Sometimes I just want to shake people by the shoulders and tell them to wake up. Well, there's my rant for the day...

  2. Ken,

    You are absolutely correct.

    As a matter of fact, when reading your response, I was suddenly reminded that I had played within that model in the same way.

    For example, at lease end - the customer's current monthly payment was usually enough to fund a newer, higher capacity unit. So of course, the angle is "for the same price or less, I can get you a faster, bigger, better unit with flames painted on the side..."

    Lease conversions of this kind were, at first, the easiest type of sale.

    Also, I am kicking around this idea in my head, I don't remember having too much to offer my customers in the 9-11k/month space, even if I was motivated to do so.

    Good post, my friend - thank you and keep it up.

  3. I have been a sales professional with a independent Maryland Copier Dealer for 14 years and will agree that most copier sales people will over sell the customers needs and yes even under sell there real needs.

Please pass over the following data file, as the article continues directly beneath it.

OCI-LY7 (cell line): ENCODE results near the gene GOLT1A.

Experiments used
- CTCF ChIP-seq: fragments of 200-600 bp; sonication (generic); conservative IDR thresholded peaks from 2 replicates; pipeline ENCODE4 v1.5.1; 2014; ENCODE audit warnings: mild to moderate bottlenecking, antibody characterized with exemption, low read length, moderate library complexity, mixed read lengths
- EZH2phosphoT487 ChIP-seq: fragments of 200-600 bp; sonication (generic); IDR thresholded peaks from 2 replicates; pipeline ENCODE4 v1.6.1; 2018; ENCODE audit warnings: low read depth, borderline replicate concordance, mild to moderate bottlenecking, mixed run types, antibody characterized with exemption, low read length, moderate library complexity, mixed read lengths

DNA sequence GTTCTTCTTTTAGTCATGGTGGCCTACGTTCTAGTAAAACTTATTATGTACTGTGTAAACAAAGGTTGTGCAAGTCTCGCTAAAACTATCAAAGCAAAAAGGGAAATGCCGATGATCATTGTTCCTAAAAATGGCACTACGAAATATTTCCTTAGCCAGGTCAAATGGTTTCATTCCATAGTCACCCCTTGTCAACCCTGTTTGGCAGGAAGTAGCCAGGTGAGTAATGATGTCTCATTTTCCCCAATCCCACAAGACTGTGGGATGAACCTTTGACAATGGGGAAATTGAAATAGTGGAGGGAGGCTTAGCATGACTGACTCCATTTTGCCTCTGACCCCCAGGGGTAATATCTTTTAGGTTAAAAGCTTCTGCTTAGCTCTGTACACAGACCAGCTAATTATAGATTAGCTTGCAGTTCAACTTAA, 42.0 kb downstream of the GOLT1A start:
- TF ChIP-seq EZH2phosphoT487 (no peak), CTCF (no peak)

I think as any sales professional you need to know your products and educate customers, but the most important thing is to don't ask, don't tell, till you know there wants and needs. Now a day's most copier dealers sell printers too, so I think the Copier Dealer is not dying just going through a big change in the industry providing a wider range of services instead of just selling hardware.

  4. Chuck,

    Great point(s).

    Yeah, I have done it.

    And now, I see it all over.

    It is just another dynamic inside the model.